The U.S. Environmental Protection Agency is issuing a new proposed rule that refines the definition of the waters of the United States (WOTUS) under the Clean Water Act. The Clean Water Act instructs the EPA to "prepare or develop comprehensive programs for preventing, reducing, or eliminating the pollution of the navigable waters." Under the rules promulgated toward the end of the Obama administration, the EPA issued a regulation that basically defined "navigable waters" as pretty much any water at all, including nearly every river, lake, creek, estuary, pond, swamp, prairie pothole, irrigation ditch, and intermittent rivulet in the country.
In his 2017 congressional testimony, Arizona rancher Jim Chilton was concerned that a culvert he installed across a dry wash with 12 inches wide of sand in its bottom would violate the Obama administration's new expansive WOTUS regulations. He pointed out that his culvert was 270 miles away from the nearest navigable body of water, the Colorado River.
The Obama era regulation provoked a spate of lawsuits from various states and private organizations opposing it. In 2015, the U.S. Court of Appeals for the 6th Circuit issued a stay against the enforcement of the new regulation. In February 2017, President Trump ordered the EPA to revisit the WOTUS regulations and make them conform with the plurality opinion of Justice Antonin Scalia in Rapanos v. United States (2006). In that ruling, Scalia argued that the definitional term "waters of the United States" can only refer to "relatively permanent, standing or flowing bodies of water," not "occasional," "intermittent," or "ephemeral" flows. Furthermore, a mere "hydrological connection" is not sufficient to qualify a wetland as covered by the Clean Water Act; it must have a "continuous surface connection" with a "water of the United States" that makes it "difficult to determine where the 'water' ends and the 'wetland' begins." Trump's executive order held enforcement of the WOTUS rules in abeyance until the EPA could issue new rules.
In August 2018, a U.S. district court judge issued an injunction against the Trump administration's delay in implementing the Obama era WOTUS rules. As a result, the Obama rules went into effect in the 26 states where other courts had not issued stays blocking the rule.
The EPA is now issuing proposed WOTUS rules that would more narrowly define what counts as waters that can be regulated by that agency and by the Army Corps of Engineers. Under the proposed new rules, bodies of water on which boats typically float are still subject to federal jurisdiction under the Clean Water Act, as are rivers and streams that contribute perennial or intermittent flow to downstream traditional navigable waters in a typical year. Excluded under the new rules would be ephemeral streams (defined as having water in them only immediately after it rains) and most ditches, along with lakes, ponds, and wetlands that do not abut or do not have a direct hydrological connection to jurisdictional waters.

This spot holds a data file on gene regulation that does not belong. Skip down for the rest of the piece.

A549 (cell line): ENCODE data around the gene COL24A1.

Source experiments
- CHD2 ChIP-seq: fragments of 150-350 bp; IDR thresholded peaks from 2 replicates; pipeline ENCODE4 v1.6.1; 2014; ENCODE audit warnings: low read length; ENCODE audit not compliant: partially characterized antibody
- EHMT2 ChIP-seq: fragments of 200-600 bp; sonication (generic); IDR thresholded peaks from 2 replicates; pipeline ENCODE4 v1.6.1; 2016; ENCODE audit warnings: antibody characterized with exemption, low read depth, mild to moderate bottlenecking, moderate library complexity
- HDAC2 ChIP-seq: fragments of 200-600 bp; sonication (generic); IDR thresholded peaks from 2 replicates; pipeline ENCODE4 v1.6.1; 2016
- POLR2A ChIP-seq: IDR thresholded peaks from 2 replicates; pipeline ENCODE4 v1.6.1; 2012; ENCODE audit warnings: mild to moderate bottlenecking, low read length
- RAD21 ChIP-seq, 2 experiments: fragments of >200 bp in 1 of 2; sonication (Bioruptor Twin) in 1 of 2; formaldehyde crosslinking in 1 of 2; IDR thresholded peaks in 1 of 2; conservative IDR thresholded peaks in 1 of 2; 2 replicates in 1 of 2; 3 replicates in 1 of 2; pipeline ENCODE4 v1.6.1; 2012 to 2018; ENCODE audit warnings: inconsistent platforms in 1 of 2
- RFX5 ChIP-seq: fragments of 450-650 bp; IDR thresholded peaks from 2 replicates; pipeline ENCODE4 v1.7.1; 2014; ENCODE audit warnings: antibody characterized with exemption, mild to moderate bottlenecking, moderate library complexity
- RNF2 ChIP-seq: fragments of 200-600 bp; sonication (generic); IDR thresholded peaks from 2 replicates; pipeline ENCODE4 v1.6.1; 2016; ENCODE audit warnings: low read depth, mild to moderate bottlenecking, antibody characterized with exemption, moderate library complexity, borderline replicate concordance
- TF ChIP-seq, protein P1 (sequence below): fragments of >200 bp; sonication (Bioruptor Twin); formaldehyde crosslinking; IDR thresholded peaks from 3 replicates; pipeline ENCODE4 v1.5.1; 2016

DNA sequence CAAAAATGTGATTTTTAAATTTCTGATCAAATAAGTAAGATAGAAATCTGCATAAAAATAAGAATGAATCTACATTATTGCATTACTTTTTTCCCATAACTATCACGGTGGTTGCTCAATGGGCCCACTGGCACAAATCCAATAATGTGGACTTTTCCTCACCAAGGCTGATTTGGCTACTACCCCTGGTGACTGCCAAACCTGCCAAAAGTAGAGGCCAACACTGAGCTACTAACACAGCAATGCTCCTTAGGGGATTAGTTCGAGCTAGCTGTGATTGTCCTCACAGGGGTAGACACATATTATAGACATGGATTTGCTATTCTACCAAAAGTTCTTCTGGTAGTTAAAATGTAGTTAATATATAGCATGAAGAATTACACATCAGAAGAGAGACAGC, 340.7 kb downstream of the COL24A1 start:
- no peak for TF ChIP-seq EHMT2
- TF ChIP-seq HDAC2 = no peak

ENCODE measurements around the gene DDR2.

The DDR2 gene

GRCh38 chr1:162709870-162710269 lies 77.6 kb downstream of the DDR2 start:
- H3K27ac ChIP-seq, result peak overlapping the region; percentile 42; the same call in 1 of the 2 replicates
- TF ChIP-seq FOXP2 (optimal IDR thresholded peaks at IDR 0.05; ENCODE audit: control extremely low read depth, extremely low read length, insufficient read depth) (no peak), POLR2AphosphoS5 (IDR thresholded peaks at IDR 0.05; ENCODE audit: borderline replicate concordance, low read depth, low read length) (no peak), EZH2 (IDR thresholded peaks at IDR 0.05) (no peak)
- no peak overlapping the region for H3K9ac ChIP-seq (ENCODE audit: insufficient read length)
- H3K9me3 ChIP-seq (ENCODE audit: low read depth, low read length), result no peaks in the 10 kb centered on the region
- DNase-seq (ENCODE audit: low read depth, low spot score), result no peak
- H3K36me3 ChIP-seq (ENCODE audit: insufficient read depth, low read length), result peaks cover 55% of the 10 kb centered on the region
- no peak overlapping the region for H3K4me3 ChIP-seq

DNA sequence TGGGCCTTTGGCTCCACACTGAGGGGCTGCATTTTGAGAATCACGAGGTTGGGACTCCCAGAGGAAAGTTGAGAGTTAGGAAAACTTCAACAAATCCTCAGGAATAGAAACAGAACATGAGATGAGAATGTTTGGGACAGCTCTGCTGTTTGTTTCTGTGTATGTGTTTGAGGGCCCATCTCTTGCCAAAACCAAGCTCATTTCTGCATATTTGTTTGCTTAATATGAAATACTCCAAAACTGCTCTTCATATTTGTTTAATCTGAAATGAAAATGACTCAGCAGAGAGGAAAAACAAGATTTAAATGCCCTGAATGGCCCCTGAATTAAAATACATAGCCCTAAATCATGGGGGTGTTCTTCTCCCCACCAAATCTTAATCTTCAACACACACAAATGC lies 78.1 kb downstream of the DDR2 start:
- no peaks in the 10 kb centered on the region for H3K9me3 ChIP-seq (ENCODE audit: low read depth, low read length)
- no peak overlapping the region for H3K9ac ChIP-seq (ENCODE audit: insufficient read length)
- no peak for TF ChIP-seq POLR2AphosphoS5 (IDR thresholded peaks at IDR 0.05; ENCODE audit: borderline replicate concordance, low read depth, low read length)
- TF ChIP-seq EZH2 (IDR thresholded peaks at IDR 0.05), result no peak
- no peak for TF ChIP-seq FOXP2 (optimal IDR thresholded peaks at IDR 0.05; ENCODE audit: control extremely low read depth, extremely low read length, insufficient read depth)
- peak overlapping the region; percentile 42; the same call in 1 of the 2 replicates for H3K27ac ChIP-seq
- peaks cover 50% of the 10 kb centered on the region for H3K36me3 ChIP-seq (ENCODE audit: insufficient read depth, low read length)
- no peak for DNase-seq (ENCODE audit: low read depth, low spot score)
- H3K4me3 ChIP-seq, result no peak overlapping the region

Opponents of the Obama era rules are hailing the EPA's latest proposal. "This new rule will empower farmers and ranchers to comply with the law, protect our water resources and productively work their land without having to hire an army of lawyers and consultants," said American Farm Bureau Federation President Zippy Duvall in a statement.
Environmental activists are of course outraged. "This latest attack on our water is a new low for Trump and [Acting EPA Aministrator Wheeler as they again unabashedly side with corporate polluters instead of our families," declared Michael Brune, executive director of the Sierra Club. "Not only will this rollback endanger the drinking water sources for millions of people, but it also jeopardizes wildlife habitat, outdoor recreation, and economies that rely on safe, clean water."
Nearly 50 years after the Clean Water Act was passed, about 53 percent of assessed rivers and streams are impaired as are 71 percent of the assessed acres of lakes, ponds, and reservoirs. And this is after more than $1 trillion has been spent by municipalities to improve wastewater treatment plants. Focusing on ephemeral streams and unconnected ponds does not seem to be an effective way to address America's ongoing water pollution problem.